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Dalai Pookah

If our client steals the plan...

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A client terminates her DB plan (non-PBGC) and proceeds to transfer all of the assets to her IRA.  After informing her that she must return the funds over and above her accrued benefit, she refuses.  Participants have not been paid out and the amount transferred exceeds her §415 limit.

If the situation persists, what are our obligations and duties with respect to the client and how should we proceed.

As I see it, we could

  1. withdraw and not perform further services to the plan.
  2. correctly fill out final Form 5500, knowing it will prompt an audit.
  3. report the failure to the DOL as a criminal fiduciary
  4. 1 and 3.
  5. 2 and 3.

Do professional designations affect the result?  Thoughts?

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It's been quite a while, but I seem to recall a few articles by attorneys in our world who concluded that there is no duty to report for your basic non-fiduciary TPA. 

Re #2 - If the client took all the plan money, what makes you think you'd be paid for any further services? 

I'd definitely resign and not perform any additional services.  I'd probably do a bit more research to locate some of the articles about any duty to report to see what they said and if they applied to this situation.   If I felt a need to report it to DOL I might seek my own legal advice first. 

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I know this doesn't help but....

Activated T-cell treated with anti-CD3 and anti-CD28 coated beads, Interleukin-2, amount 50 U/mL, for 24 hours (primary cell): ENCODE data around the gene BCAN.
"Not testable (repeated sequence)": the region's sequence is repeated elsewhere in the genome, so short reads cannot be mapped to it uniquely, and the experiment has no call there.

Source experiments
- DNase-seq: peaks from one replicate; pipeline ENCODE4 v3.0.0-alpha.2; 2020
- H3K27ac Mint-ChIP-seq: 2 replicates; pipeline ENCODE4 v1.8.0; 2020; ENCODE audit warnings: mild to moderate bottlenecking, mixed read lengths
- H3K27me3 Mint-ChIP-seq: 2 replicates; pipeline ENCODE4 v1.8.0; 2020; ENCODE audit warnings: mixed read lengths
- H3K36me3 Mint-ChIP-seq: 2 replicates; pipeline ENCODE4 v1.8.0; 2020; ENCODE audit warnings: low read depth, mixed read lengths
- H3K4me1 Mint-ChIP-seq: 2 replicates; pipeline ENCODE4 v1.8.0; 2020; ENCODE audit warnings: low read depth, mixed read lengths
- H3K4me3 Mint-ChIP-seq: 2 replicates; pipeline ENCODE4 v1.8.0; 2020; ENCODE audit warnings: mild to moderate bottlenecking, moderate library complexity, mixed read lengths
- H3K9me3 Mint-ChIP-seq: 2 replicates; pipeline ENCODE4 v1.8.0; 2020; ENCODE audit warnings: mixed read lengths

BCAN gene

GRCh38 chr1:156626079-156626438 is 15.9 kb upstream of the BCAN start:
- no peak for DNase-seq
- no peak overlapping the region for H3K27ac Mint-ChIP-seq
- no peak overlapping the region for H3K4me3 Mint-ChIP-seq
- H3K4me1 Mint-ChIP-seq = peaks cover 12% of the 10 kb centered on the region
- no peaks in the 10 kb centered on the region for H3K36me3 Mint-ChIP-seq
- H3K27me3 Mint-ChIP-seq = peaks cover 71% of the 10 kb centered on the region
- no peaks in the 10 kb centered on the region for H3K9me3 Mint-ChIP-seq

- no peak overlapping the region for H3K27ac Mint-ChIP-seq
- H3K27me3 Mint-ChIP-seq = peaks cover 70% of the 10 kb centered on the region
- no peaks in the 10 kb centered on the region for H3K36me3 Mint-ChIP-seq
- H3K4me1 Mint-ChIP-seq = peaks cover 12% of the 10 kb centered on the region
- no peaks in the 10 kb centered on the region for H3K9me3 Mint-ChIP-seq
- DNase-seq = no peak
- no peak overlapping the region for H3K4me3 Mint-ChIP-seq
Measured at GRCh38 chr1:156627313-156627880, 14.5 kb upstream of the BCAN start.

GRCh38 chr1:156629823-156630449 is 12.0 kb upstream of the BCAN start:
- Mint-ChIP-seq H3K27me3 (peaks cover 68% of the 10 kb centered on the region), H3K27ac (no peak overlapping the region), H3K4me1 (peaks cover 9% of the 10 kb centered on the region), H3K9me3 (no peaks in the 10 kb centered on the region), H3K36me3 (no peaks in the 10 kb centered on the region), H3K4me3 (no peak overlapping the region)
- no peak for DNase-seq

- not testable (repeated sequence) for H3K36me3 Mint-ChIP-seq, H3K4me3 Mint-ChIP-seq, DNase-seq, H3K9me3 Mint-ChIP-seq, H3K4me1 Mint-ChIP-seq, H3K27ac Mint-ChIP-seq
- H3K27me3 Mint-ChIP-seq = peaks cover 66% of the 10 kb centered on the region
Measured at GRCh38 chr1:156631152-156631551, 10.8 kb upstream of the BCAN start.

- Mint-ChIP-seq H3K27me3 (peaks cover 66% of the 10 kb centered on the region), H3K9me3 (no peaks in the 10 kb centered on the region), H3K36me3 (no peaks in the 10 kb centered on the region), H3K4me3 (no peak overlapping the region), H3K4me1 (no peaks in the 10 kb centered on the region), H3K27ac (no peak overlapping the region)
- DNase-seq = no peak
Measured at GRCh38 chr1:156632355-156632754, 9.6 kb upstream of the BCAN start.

It has been a while since I heard or seen something this brazen by someone regarding a retirement plan.  

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6 hours ago, Dalai Pookah said:

Do professional designations affect the result? 

If it were me, the Code of Professional Conduct for the actuarial profession would be relevant.  I would make sure I had all the facts and make sure nothing in my service agreement prohibited my "speaking up", and then speak up.  None of us should tolerate theft.

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Dalai Pookah, the description “ERISA Attorney” beneath your screen name suggests you might be a lawyer.  If so, you might consider relevant States’ lawyers’ Rules of Professional Conduct.

 

I say States’, plural, because a few States’ rules might apply.  For example, a State’s law might apply because it is a State that admitted you to law practice, because your conduct occurred in the State, because your conduct affected a person who or that resides in the State, or because your conduct affected property in the State.

 

If you are a lawyer but about the situation you described did no work as a lawyer, you might read each State’s rules carefully to discern which rules (within the State’s set of rules) apply.  Some rules refer to “representing” (including advising) a client.  Other rules lack such a reference and might apply because one is (or was) a lawyer, even if she never represents, advises, or otherwise serves any client as a lawyer. 

 

If your client did not use your services to further your client’s crime or fraud, States’ rules differ about whether one must, may, or must not reveal confidential information, which often includes information you learned through your role, even if the information is not a secret.

 

If a rule applies to your conduct and you’re considering how it applies to the facts of your situation, you would think carefully about which person is (or was) your client.  Is it the pension plan?, the plan’s administrator?, the plan’s sponsor?, the owner of the plan’s sponsor?  Different answers to those who’s-the-client questions can lead to different analyses of the lawyers’ professional-conduct rules.

 

If you follow the American Retirement Association’s Code of Professional Conduct, it allows a member to obey law (including, for example, a licensee’s conduct rules) that applies to the member.

 

Feel free to call me if you’d like more thinking than is appropriate for a public website’s display.